If I were to say, “Romeo and Juliet with a happy ending,” you immediately know this is a story of star-crossed lovers from feuding families who don’t die at the end.
3. After the HC, what comes next? The body of the pitch tells the editor how you have spun a new take on a familiar story. A good pitch will create excitement about your story, reveal theme, entice readers with the conflict and convey the uniqueness of your story.
In essence what I’m describing are the elements of a back copy blurb (BCB). Take four or five books that are similar to what you write and study the back copy, paying particular attention to the use of language and structure. (Here are the BCBs for Six Impossible Things, Along Came a Duke, and Brazen Angel) One very important thing to remember: a BCB leaves you hanging as to story resolution, a good pitch won’t!
4. The real work begins. To start, divide a sheet of paper into three sections, heading one with the name of your heroine, the other, your hero, and the third, write in your HC line. (If you aren’t writing a romance, you can just use your main characters.)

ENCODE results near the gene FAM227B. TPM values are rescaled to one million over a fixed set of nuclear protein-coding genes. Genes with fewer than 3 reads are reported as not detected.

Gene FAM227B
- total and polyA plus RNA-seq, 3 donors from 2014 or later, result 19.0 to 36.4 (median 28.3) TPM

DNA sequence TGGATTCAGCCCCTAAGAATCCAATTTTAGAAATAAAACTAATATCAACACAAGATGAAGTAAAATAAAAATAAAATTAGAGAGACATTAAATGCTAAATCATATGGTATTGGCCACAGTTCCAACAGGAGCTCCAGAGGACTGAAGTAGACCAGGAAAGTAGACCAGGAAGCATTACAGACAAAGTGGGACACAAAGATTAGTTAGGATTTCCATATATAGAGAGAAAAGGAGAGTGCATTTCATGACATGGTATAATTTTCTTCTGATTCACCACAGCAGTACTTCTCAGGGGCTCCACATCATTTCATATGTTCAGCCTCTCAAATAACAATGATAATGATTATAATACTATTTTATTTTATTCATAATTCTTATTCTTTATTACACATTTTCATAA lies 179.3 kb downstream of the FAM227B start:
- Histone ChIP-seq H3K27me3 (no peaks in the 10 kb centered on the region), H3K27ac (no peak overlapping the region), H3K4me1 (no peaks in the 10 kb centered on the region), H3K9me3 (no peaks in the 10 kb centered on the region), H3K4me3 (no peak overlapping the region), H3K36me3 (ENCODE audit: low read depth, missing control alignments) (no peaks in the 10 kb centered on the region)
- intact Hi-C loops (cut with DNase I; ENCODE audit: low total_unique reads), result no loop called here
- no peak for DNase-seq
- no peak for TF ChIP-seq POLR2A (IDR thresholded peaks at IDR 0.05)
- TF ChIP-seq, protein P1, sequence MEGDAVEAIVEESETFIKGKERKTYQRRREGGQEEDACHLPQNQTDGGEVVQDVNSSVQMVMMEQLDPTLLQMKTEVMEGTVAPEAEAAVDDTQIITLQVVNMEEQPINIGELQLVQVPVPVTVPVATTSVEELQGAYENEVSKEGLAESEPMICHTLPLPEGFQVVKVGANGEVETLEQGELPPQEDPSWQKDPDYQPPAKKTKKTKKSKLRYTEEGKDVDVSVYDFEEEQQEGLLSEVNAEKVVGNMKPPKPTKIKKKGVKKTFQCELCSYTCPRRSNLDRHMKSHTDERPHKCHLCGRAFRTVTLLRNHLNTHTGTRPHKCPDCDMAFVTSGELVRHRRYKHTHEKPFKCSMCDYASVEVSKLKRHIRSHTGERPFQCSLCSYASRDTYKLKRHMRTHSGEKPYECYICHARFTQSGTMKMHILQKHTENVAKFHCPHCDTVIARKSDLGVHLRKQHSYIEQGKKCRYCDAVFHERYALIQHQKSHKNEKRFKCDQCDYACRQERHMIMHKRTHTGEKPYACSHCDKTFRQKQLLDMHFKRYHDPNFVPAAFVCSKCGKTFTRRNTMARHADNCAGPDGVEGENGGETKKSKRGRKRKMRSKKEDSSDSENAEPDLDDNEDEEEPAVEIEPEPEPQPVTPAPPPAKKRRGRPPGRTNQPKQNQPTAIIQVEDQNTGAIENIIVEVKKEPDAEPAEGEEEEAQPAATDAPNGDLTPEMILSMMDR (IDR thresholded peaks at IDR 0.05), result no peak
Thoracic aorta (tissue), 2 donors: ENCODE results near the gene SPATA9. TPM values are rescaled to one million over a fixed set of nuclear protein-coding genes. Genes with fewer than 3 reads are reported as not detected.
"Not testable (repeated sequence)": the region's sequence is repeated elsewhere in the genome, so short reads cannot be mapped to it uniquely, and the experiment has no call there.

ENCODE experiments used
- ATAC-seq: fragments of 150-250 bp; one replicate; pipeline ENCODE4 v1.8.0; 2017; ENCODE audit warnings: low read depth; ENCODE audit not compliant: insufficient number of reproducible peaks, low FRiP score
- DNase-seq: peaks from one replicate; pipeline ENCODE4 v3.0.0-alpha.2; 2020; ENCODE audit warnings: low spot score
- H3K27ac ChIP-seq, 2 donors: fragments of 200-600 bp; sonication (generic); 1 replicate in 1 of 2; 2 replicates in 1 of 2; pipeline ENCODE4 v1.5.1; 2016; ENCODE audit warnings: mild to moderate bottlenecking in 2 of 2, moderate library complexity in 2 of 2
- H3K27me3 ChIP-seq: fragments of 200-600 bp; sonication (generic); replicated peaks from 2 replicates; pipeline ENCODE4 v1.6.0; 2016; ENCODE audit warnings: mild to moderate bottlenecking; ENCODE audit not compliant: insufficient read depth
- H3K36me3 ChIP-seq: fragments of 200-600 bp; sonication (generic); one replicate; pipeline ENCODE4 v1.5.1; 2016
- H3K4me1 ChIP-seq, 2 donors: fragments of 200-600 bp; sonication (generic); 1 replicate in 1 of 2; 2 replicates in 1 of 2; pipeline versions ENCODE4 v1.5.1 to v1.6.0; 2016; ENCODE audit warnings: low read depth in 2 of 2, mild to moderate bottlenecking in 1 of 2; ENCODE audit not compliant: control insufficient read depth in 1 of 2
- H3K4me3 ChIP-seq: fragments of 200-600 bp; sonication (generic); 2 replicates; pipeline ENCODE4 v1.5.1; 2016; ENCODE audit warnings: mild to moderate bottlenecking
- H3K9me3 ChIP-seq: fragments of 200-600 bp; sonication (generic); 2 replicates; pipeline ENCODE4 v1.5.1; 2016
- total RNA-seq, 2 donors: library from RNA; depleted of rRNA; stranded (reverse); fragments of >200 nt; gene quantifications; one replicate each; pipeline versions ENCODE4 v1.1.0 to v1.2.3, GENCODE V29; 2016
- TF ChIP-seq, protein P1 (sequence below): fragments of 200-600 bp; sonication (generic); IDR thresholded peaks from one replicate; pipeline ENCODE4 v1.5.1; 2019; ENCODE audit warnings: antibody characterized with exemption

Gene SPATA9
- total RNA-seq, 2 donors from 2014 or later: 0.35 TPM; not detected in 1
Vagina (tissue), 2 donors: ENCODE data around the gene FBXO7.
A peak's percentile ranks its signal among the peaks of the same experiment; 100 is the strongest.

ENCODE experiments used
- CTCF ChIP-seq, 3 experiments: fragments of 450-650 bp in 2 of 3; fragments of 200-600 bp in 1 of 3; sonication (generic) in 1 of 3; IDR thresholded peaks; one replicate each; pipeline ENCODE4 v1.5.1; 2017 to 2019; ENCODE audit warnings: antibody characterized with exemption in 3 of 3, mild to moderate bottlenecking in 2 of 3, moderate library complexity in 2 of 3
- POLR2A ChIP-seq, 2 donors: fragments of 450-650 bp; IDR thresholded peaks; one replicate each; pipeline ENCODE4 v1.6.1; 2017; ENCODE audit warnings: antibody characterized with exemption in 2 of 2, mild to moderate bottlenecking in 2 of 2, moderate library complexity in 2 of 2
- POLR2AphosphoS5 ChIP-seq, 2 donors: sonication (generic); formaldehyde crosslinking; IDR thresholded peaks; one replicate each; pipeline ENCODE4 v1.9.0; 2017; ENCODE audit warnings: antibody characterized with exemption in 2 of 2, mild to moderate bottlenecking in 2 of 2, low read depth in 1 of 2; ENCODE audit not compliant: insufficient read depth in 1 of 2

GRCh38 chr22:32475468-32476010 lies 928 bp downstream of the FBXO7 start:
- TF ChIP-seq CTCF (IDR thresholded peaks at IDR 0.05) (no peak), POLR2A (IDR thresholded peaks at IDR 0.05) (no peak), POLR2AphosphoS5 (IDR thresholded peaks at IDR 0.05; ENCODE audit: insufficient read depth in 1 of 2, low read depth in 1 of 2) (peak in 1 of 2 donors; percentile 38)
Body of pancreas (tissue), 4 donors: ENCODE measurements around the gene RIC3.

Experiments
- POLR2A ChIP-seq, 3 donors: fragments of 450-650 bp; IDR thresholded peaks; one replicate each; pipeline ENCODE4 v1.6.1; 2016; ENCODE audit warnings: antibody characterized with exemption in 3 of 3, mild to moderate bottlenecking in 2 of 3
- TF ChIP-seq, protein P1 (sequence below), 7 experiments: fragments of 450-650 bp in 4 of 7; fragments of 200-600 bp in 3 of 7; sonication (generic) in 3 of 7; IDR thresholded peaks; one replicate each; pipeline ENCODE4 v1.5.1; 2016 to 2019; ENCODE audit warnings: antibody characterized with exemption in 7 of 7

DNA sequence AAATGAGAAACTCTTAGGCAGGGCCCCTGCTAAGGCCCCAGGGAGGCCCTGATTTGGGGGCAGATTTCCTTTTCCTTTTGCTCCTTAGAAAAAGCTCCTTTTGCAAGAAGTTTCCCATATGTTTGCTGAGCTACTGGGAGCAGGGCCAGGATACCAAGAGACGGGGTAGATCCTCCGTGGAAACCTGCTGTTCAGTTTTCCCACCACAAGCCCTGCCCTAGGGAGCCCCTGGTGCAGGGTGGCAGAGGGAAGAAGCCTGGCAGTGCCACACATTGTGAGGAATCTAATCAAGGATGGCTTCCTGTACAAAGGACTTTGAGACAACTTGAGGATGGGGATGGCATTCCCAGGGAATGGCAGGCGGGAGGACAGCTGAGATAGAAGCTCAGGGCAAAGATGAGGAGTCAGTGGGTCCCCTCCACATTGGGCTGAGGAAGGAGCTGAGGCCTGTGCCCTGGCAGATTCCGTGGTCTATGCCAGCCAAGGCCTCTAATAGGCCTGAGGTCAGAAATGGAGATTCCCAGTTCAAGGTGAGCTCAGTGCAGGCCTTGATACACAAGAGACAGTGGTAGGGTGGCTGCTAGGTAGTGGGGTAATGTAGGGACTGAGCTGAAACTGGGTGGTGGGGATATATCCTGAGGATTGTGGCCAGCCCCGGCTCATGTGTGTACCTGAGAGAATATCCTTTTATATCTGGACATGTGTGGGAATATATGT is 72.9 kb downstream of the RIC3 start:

Under each section, brainstorm at least twenty words that describe each of these headings. Try to avoid physical descriptions, rather think of words which get at the character’s essence. For the heroine of STEALING THE BRIDE, Lady Diana Fordham, I used: spinster, daring, resolute, determined, inventive, crafty, sensual, risk taker, concealed, audacious, etc. These words reveal her personality, her conflict, her goals, her story. When you are finished, you have a project orientated thesaurus from which to draft your pitch.
5. Drafting your pitch. In the first two paragraphs, outline the conflict and goals for your characters. Again, go look at the BCBs linked above and read the copy, or pull similar books from your shelves and begin reading the backs. The more you study, the more you read, the more you’ll see how great BCBs are crafted.
As you work:
• Try to draw out the theme, mood or quality of the story by using words from your thesaurus. If the story is suspense, the audience should feel the drama in your story. If it is a warm and fuzzy romance, the audience should go away feeling the need for a cozy blanket and cup of cocoa.